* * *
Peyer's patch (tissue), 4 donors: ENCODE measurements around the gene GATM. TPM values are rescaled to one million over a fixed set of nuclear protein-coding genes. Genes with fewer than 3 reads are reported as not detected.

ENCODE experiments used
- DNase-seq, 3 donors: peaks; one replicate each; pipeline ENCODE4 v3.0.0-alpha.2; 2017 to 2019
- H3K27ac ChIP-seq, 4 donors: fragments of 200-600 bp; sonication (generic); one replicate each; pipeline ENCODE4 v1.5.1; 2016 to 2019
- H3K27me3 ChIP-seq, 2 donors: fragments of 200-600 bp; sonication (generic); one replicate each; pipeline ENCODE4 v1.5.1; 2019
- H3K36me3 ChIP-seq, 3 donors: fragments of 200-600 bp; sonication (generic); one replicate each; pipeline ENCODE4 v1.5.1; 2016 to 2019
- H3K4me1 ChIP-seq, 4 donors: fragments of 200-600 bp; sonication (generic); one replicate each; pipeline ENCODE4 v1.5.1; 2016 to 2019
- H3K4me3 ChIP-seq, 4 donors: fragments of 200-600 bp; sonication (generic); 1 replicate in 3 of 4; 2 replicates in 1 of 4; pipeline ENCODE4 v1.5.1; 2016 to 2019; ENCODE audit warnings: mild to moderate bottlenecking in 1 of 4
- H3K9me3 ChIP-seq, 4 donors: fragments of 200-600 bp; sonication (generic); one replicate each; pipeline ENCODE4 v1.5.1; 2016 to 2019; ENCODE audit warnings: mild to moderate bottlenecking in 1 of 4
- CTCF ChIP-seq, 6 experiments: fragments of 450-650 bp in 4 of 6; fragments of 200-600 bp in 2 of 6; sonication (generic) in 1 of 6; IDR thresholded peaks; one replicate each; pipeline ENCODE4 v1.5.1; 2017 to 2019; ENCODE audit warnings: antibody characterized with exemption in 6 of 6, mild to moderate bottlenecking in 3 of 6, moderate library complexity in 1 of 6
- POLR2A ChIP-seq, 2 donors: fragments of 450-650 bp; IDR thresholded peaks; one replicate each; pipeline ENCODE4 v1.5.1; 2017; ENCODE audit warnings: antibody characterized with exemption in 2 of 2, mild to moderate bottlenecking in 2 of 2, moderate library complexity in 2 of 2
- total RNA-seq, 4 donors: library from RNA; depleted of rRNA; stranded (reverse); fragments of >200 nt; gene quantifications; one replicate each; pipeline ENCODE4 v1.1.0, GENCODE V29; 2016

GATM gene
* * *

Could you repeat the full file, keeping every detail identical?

Peyer's patch (tissue), 4 donors: ENCODE measurements around the gene GATM. TPM values are rescaled to one million over a fixed set of nuclear protein-coding genes. Genes with fewer than 3 reads are reported as not detected.

ENCODE experiments used
- DNase-seq, 3 donors: peaks; one replicate each; pipeline ENCODE4 v3.0.0-alpha.2; 2017 to 2019
- H3K27ac ChIP-seq, 4 donors: fragments of 200-600 bp; sonication (generic); one replicate each; pipeline ENCODE4 v1.5.1; 2016 to 2019
- H3K27me3 ChIP-seq, 2 donors: fragments of 200-600 bp; sonication (generic); one replicate each; pipeline ENCODE4 v1.5.1; 2019
- H3K36me3 ChIP-seq, 3 donors: fragments of 200-600 bp; sonication (generic); one replicate each; pipeline ENCODE4 v1.5.1; 2016 to 2019
- H3K4me1 ChIP-seq, 4 donors: fragments of 200-600 bp; sonication (generic); one replicate each; pipeline ENCODE4 v1.5.1; 2016 to 2019
- H3K4me3 ChIP-seq, 4 donors: fragments of 200-600 bp; sonication (generic); 1 replicate in 3 of 4; 2 replicates in 1 of 4; pipeline ENCODE4 v1.5.1; 2016 to 2019; ENCODE audit warnings: mild to moderate bottlenecking in 1 of 4
- H3K9me3 ChIP-seq, 4 donors: fragments of 200-600 bp; sonication (generic); one replicate each; pipeline ENCODE4 v1.5.1; 2016 to 2019; ENCODE audit warnings: mild to moderate bottlenecking in 1 of 4
- CTCF ChIP-seq, 6 experiments: fragments of 450-650 bp in 4 of 6; fragments of 200-600 bp in 2 of 6; sonication (generic) in 1 of 6; IDR thresholded peaks; one replicate each; pipeline ENCODE4 v1.5.1; 2017 to 2019; ENCODE audit warnings: antibody characterized with exemption in 6 of 6, mild to moderate bottlenecking in 3 of 6, moderate library complexity in 1 of 6
- POLR2A ChIP-seq, 2 donors: fragments of 450-650 bp; IDR thresholded peaks; one replicate each; pipeline ENCODE4 v1.5.1; 2017; ENCODE audit warnings: antibody characterized with exemption in 2 of 2, mild to moderate bottlenecking in 2 of 2, moderate library complexity in 2 of 2
- total RNA-seq, 4 donors: library from RNA; depleted of rRNA; stranded (reverse); fragments of >200 nt; gene quantifications; one replicate each; pipeline ENCODE4 v1.1.0, GENCODE V29; 2016

GATM gene